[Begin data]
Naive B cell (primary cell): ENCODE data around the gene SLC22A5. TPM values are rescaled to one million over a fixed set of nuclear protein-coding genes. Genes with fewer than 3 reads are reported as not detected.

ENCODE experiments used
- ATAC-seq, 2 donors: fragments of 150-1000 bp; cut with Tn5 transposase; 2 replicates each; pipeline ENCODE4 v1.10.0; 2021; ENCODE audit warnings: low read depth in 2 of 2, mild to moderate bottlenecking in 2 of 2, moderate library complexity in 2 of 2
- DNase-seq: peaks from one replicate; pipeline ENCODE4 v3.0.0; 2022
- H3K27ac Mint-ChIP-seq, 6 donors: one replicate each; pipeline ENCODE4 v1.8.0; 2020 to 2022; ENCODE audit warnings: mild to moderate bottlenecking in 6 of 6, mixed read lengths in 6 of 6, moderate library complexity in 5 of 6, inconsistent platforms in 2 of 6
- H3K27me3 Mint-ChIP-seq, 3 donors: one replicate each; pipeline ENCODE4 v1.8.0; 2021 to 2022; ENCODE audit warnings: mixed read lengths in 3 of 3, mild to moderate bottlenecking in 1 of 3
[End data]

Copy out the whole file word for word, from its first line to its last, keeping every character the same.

Naive B cell (primary cell): ENCODE data around the gene SLC22A5. TPM values are rescaled to one million over a fixed set of nuclear protein-coding genes. Genes with fewer than 3 reads are reported as not detected.

ENCODE experiments used
- ATAC-seq, 2 donors: fragments of 150-1000 bp; cut with Tn5 transposase; 2 replicates each; pipeline ENCODE4 v1.10.0; 2021; ENCODE audit warnings: low read depth in 2 of 2, mild to moderate bottlenecking in 2 of 2, moderate library complexity in 2 of 2
- DNase-seq: peaks from one replicate; pipeline ENCODE4 v3.0.0; 2022
- H3K27ac Mint-ChIP-seq, 6 donors: one replicate each; pipeline ENCODE4 v1.8.0; 2020 to 2022; ENCODE audit warnings: mild to moderate bottlenecking in 6 of 6, mixed read lengths in 6 of 6, moderate library complexity in 5 of 6, inconsistent platforms in 2 of 6
- H3K27me3 Mint-ChIP-seq, 3 donors: one replicate each; pipeline ENCODE4 v1.8.0; 2021 to 2022; ENCODE audit warnings: mixed read lengths in 3 of 3, mild to moderate bottlenecking in 1 of 3